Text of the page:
Airbus profit falls 21% on A350 costs, slumping helicopter sales

Airbus earnings before interest and tax excluding one-time items slumped to €731 million ($796 million) from €921 million a year earlier


Chief executive officer Tom Enders is poised to announce a round of job cuts as the company prepares to scale back A380 superjumbo output and responds to lower helicopter sales. Photo: Bloomberg
Chief executive officer Tom Enders is poised to announce a round of job cuts as the company prepares to scale back A380 superjumbo output and responds to lower helicopter sales. Photo: Bloomberg

Toulouse: Airbus Group SE’s third-quarter profit fell 21% as helicopter sales declined and it spent money boosting production of the latest A350 wide-body model to make up for lost ground following earlier delays in the supply of seats and interiors.

Earnings before interest and tax excluding one-time items slumped to €731 million ($796 million) from €921 million a year earlier, Toulouse, France-based Airbus said in a statement on Wednesday. Analysts had forecast a figure of €735 million, the average of eight estimates.

Airbus maintained its guidance for full-year earnings matching 2015’s level as it increases spending to achieve the targeted 50 A350 deliveries this year, having handed over 26 in the first nine months. Chief executive officer Tom Enders is poised to announce a round of job cuts as the company prepares to scale back A380 superjumbo output and responds to lower helicopter sales.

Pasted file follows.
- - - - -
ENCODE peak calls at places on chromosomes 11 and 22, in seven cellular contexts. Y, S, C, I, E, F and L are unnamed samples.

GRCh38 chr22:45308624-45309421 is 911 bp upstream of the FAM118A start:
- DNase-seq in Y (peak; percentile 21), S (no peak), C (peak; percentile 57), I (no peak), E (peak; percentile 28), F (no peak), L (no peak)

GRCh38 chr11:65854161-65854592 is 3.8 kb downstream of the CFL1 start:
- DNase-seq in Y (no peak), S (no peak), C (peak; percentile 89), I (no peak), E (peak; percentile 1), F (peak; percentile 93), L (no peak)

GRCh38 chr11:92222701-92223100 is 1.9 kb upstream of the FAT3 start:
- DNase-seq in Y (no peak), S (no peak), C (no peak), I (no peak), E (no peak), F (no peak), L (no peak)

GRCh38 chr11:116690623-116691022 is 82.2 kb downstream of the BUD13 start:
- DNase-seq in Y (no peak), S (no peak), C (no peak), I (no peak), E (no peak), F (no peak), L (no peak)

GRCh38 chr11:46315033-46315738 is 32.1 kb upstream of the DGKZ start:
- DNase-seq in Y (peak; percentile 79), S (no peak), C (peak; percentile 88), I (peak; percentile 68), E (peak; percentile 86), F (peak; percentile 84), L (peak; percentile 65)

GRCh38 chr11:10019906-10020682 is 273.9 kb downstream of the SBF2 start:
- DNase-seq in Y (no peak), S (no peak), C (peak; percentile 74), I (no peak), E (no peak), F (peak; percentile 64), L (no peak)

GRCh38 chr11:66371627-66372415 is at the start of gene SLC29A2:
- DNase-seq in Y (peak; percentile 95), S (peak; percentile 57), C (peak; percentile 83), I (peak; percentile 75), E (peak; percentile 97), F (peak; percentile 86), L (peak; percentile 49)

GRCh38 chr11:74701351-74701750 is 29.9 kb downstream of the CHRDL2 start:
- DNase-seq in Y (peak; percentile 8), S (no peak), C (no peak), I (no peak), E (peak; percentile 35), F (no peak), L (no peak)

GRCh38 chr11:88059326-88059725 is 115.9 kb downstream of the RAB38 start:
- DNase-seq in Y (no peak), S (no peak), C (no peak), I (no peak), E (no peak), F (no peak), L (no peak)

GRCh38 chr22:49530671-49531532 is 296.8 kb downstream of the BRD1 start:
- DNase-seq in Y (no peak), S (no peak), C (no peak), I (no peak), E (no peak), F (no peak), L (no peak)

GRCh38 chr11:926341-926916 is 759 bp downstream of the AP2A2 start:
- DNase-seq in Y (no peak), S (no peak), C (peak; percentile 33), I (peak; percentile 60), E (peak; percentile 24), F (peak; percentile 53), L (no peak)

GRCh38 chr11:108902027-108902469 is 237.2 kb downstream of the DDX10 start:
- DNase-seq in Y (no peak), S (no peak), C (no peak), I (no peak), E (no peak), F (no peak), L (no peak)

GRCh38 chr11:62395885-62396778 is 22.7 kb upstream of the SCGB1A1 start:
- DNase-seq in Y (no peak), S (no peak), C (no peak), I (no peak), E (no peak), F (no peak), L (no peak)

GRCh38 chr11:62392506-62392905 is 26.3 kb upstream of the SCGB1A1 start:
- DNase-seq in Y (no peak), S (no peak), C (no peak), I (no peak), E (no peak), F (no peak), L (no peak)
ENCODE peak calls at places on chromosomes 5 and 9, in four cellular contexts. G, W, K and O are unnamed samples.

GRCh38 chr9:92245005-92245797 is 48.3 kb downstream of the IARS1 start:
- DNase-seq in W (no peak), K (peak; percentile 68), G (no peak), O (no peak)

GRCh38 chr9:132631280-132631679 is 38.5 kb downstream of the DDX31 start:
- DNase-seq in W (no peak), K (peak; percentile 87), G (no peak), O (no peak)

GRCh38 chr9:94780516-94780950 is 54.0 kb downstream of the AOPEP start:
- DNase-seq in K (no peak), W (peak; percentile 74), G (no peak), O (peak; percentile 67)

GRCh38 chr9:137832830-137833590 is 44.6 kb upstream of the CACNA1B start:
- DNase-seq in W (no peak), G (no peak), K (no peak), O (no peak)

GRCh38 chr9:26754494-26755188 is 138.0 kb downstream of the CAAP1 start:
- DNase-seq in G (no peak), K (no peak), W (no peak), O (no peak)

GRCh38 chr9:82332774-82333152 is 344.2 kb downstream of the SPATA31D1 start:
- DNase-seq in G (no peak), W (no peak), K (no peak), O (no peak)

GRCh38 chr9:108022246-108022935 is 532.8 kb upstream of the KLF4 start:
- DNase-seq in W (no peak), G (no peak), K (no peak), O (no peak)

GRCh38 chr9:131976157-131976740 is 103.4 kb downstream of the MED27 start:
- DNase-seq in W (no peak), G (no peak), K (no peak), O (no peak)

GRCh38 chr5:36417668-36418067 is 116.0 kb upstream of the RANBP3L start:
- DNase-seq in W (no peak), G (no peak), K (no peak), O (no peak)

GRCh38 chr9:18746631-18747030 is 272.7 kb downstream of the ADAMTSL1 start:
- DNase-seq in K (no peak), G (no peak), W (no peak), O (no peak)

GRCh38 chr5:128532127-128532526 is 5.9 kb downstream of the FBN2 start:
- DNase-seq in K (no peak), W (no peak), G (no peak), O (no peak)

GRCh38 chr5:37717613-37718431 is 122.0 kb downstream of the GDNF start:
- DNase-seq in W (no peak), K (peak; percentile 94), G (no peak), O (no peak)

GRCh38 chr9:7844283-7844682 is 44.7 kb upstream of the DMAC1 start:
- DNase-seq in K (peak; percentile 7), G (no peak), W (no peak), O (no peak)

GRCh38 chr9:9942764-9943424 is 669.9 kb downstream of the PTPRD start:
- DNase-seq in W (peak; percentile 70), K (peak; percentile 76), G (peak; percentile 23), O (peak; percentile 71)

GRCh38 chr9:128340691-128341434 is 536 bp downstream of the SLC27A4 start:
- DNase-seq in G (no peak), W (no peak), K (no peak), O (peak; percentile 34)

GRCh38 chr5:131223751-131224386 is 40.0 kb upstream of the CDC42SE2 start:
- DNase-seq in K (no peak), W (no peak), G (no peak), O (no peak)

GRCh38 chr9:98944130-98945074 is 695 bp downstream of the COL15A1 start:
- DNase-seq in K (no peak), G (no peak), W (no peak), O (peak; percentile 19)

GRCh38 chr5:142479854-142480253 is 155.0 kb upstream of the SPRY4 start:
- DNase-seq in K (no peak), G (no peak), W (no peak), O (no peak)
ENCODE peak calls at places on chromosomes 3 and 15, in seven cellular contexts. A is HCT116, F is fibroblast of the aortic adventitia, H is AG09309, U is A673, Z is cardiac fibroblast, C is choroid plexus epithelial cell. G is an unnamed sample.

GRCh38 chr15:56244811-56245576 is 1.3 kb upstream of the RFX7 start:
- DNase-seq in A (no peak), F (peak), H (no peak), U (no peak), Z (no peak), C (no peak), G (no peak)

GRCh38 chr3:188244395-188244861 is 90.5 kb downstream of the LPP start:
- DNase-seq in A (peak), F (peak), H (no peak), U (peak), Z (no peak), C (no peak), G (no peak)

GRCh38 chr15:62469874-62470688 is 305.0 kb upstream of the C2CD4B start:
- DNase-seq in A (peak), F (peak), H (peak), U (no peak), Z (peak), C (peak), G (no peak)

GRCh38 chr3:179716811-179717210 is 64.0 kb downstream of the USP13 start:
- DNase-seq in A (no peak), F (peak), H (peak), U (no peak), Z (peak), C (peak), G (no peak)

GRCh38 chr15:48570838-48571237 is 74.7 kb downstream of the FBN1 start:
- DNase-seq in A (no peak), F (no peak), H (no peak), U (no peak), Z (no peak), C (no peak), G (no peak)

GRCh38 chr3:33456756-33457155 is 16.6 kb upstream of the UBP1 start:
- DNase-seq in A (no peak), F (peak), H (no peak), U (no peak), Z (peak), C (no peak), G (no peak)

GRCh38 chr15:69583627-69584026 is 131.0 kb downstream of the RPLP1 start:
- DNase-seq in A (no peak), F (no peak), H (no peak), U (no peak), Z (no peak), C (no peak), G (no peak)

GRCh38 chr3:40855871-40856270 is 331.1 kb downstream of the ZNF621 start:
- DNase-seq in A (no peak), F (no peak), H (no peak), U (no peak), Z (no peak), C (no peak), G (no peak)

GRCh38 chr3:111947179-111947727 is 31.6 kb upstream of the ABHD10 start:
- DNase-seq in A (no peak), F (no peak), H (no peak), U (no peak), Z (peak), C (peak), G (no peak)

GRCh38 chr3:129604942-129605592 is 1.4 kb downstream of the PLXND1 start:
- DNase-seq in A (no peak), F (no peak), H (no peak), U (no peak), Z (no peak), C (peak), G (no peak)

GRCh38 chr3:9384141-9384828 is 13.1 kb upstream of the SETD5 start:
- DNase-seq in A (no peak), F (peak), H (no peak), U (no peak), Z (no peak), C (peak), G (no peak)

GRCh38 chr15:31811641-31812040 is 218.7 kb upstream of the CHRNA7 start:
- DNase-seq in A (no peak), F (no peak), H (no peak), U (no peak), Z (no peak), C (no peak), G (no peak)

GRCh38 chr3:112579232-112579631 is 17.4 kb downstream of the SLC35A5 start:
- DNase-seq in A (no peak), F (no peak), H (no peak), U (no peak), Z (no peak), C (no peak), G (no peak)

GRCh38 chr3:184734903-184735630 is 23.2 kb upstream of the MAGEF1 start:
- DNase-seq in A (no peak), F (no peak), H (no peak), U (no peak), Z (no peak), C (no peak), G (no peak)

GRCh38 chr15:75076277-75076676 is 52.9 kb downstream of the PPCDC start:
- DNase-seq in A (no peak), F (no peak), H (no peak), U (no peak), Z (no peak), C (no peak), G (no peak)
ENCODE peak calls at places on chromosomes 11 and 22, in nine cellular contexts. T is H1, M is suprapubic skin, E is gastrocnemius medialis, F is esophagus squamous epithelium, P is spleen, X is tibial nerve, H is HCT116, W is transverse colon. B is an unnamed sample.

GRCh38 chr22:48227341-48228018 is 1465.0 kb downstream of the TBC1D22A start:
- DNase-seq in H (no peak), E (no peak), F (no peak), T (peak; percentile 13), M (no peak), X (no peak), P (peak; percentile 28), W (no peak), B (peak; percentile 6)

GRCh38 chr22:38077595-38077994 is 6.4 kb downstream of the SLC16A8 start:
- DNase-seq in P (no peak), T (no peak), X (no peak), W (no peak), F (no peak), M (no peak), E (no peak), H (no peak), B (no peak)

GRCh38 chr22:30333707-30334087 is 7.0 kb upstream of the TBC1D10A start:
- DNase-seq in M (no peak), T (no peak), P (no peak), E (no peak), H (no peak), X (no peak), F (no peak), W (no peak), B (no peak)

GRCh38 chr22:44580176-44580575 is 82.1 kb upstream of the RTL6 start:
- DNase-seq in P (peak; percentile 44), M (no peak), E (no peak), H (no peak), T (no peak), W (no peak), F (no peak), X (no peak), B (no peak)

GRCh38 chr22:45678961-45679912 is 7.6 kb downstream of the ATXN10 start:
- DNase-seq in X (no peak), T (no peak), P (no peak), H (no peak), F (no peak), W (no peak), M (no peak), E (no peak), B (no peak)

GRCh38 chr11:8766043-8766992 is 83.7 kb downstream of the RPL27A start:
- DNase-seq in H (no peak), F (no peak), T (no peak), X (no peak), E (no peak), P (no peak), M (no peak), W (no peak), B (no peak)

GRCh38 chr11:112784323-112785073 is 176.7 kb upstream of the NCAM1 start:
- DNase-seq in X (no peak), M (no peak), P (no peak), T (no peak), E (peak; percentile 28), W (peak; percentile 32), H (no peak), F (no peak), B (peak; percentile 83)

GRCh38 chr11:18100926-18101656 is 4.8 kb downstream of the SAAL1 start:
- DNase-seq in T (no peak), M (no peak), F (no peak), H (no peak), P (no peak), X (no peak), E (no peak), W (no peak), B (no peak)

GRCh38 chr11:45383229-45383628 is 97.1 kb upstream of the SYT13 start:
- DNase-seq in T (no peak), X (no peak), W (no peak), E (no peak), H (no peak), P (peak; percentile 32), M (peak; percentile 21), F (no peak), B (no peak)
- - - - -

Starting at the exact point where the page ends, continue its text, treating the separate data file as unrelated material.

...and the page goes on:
“For the remaining months of the year we remain totally focused on deliveries to achieve our earnings and cash guidance,” Enders said in the release. Free cash flow excluding receipts from disposals and customer financing should also match last year’s figure, he said, reiterating previous guidance, and the overall delivery target of more than 650 aircraft remains within reach.

Airbus took a charge of €385 million against the A350 in the second quarter and needs to hand over 24 planes in the final three months to make good on its full-year goal, though the company has ranks of complete aircraft waiting in Toulouse to be fitted with interiors before being sent to customers. Handovers have been held up by a shortage of seats and lavatory cubicles from suppliers including Zodiac SA.

Problems involving Pratt & Whitney engines have also curbed deliveries of the Neo upgrade of the single-aisle A320, prompting Airbus to build more examples of the original plane. Key customer Qatar Airways Ltd. refused to take early Pratt-powered examples of the Neo because of cooling issues, and the turbines remain in short supply even after tweaks to fix the glitch.

The CFM International venture of General Electric Co. and Safran SA, is the alternate engine provider for the plane but only began shipments mid-year. Bloomberg

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